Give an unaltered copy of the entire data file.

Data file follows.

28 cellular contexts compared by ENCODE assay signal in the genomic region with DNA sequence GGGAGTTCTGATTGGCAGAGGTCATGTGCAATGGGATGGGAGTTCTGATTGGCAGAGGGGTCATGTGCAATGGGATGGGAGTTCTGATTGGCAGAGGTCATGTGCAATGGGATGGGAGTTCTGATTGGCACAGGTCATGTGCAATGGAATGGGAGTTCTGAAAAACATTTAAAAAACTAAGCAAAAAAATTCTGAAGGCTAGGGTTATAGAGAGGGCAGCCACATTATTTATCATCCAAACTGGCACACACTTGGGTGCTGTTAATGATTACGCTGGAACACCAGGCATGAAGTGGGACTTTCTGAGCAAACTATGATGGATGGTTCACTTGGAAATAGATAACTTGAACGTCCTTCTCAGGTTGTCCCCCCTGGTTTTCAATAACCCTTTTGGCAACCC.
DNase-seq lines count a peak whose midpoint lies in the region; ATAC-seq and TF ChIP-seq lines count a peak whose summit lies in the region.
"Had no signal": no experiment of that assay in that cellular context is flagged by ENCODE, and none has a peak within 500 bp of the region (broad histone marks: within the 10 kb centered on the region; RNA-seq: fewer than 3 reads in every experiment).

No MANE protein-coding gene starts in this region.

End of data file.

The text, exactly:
28 cellular contexts compared by ENCODE assay signal in the genomic region with DNA sequence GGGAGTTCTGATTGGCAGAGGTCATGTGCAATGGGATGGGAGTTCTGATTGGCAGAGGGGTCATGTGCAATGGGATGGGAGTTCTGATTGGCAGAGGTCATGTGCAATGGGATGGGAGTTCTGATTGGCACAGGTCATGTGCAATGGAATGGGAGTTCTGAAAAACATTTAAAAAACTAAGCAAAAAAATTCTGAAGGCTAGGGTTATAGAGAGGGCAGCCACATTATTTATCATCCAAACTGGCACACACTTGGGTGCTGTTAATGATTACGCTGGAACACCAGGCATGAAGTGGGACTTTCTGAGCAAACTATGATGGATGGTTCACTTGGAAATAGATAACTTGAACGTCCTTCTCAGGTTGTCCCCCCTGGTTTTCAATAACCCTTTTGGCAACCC.
DNase-seq lines count a peak whose midpoint lies in the region; ATAC-seq and TF ChIP-seq lines count a peak whose summit lies in the region.
"Had no signal": no experiment of that assay in that cellular context is flagged by ENCODE, and none has a peak within 500 bp of the region (broad histone marks: within the 10 kb centered on the region; RNA-seq: fewer than 3 reads in every experiment).

No MANE protein-coding gene starts in this region.